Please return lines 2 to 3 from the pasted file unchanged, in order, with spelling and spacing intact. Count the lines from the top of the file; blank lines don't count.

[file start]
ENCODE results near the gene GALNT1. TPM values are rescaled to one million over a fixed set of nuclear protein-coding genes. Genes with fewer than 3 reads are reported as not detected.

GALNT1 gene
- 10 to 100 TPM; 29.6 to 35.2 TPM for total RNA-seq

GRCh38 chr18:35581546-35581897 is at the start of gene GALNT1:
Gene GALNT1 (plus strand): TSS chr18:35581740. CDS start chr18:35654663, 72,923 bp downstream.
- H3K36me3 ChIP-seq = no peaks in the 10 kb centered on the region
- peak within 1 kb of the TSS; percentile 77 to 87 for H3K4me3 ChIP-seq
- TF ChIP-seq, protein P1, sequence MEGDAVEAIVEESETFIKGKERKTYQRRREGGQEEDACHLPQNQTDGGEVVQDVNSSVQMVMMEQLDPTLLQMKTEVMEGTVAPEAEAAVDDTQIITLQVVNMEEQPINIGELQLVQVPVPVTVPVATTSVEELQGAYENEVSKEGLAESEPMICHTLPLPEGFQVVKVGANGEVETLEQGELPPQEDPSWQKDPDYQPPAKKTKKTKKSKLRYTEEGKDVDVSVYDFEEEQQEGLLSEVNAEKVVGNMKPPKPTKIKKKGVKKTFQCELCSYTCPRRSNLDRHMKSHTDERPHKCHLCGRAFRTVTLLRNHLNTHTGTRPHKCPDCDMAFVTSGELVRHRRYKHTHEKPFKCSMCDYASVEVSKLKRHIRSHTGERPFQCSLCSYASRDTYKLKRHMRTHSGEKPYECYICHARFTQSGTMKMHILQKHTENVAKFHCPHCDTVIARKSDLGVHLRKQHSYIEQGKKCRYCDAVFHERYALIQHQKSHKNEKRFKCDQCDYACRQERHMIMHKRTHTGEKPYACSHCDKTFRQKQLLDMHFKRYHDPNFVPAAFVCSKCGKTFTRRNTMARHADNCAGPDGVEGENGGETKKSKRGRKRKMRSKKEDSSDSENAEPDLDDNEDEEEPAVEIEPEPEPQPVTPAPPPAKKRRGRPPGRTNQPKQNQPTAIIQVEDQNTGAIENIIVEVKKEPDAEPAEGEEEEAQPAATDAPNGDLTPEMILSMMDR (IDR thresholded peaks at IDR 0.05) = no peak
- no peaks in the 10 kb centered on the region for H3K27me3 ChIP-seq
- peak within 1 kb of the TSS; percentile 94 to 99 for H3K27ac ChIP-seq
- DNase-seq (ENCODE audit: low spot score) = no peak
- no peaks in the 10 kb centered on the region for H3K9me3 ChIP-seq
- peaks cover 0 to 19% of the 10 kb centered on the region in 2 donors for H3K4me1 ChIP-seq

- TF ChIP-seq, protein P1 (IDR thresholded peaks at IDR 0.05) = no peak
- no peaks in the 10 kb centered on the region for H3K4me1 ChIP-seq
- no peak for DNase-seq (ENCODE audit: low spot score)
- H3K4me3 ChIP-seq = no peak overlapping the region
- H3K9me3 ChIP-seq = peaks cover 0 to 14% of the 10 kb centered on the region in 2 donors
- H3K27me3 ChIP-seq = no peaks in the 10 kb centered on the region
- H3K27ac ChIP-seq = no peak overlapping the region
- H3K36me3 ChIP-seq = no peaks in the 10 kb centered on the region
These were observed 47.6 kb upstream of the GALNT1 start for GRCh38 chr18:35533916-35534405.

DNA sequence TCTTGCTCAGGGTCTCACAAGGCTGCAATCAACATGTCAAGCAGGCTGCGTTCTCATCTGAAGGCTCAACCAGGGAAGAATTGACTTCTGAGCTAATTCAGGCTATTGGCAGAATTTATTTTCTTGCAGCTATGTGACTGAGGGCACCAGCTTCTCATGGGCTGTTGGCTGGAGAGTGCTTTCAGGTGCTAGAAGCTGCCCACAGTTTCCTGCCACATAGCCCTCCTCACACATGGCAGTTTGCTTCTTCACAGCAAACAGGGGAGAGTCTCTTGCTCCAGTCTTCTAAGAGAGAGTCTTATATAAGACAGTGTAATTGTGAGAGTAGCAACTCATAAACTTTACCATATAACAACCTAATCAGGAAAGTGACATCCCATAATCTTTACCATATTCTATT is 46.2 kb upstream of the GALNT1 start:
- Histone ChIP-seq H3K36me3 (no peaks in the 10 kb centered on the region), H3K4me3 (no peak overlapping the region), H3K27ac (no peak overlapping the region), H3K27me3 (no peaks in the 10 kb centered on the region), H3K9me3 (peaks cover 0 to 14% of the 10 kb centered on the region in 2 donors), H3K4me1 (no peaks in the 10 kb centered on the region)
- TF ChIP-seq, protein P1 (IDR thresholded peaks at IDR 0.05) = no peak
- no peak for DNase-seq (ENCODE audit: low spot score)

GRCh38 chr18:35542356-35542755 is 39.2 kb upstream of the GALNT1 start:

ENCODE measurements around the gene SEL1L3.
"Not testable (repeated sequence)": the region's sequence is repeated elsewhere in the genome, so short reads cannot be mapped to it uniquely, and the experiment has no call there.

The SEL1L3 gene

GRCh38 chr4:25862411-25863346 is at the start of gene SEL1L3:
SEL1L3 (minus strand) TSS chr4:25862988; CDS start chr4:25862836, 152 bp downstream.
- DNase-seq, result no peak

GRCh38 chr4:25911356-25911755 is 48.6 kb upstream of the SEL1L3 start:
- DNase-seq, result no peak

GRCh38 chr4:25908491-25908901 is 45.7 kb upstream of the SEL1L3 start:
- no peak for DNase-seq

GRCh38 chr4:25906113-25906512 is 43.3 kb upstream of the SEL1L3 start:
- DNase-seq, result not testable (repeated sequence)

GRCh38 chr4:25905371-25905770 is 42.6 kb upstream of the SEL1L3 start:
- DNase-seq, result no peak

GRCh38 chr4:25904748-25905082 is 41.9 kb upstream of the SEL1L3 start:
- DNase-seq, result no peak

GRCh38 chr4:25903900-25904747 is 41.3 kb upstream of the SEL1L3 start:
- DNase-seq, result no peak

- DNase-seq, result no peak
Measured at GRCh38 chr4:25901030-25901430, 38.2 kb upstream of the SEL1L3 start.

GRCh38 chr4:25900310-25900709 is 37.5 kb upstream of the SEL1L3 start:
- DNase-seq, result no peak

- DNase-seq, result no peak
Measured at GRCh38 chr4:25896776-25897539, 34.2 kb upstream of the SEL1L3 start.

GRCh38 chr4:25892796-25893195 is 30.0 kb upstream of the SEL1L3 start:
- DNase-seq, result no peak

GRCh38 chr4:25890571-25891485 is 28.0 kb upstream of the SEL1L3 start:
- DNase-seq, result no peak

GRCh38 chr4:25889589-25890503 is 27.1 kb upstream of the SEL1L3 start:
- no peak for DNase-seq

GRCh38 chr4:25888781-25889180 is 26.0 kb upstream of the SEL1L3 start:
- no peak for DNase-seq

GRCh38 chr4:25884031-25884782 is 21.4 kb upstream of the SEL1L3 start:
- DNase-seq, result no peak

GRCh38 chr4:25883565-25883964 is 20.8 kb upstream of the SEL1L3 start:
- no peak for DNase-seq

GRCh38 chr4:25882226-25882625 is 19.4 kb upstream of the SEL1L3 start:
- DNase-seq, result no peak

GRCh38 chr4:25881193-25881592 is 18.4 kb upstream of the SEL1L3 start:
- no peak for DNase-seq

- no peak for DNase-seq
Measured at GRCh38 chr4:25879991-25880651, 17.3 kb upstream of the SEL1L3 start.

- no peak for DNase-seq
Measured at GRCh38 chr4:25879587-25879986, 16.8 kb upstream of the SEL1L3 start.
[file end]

GALNT1 gene
- 10 to 100 TPM; 29.6 to 35.2 TPM for total RNA-seq